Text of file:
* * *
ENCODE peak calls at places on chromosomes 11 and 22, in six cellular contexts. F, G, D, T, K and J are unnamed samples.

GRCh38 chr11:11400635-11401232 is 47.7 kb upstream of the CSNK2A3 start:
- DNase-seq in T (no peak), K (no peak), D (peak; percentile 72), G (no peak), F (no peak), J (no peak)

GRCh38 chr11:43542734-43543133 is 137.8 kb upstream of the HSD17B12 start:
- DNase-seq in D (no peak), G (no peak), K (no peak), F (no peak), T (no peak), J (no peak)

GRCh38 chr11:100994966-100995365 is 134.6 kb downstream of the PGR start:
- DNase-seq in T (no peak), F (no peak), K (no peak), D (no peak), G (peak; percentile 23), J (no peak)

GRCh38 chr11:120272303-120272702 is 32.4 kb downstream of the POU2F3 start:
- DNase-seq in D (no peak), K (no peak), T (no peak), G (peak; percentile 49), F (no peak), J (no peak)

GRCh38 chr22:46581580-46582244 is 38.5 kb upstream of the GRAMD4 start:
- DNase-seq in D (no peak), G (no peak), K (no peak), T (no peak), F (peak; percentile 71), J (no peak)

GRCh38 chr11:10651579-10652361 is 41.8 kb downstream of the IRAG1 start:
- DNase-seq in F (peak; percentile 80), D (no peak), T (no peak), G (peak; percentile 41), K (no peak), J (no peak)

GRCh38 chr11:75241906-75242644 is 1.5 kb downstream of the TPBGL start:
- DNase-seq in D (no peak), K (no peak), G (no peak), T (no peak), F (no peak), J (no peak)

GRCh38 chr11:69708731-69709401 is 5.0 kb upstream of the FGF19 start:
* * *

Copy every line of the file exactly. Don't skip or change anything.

ENCODE peak calls at places on chromosomes 11 and 22, in six cellular contexts. F, G, D, T, K and J are unnamed samples.

GRCh38 chr11:11400635-11401232 is 47.7 kb upstream of the CSNK2A3 start:
- DNase-seq in T (no peak), K (no peak), D (peak; percentile 72), G (no peak), F (no peak), J (no peak)

GRCh38 chr11:43542734-43543133 is 137.8 kb upstream of the HSD17B12 start:
- DNase-seq in D (no peak), G (no peak), K (no peak), F (no peak), T (no peak), J (no peak)

GRCh38 chr11:100994966-100995365 is 134.6 kb downstream of the PGR start:
- DNase-seq in T (no peak), F (no peak), K (no peak), D (no peak), G (peak; percentile 23), J (no peak)

GRCh38 chr11:120272303-120272702 is 32.4 kb downstream of the POU2F3 start:
- DNase-seq in D (no peak), K (no peak), T (no peak), G (peak; percentile 49), F (no peak), J (no peak)

GRCh38 chr22:46581580-46582244 is 38.5 kb upstream of the GRAMD4 start:
- DNase-seq in D (no peak), G (no peak), K (no peak), T (no peak), F (peak; percentile 71), J (no peak)

GRCh38 chr11:10651579-10652361 is 41.8 kb downstream of the IRAG1 start:
- DNase-seq in F (peak; percentile 80), D (no peak), T (no peak), G (peak; percentile 41), K (no peak), J (no peak)

GRCh38 chr11:75241906-75242644 is 1.5 kb downstream of the TPBGL start:
- DNase-seq in D (no peak), K (no peak), G (no peak), T (no peak), F (no peak), J (no peak)

GRCh38 chr11:69708731-69709401 is 5.0 kb upstream of the FGF19 start: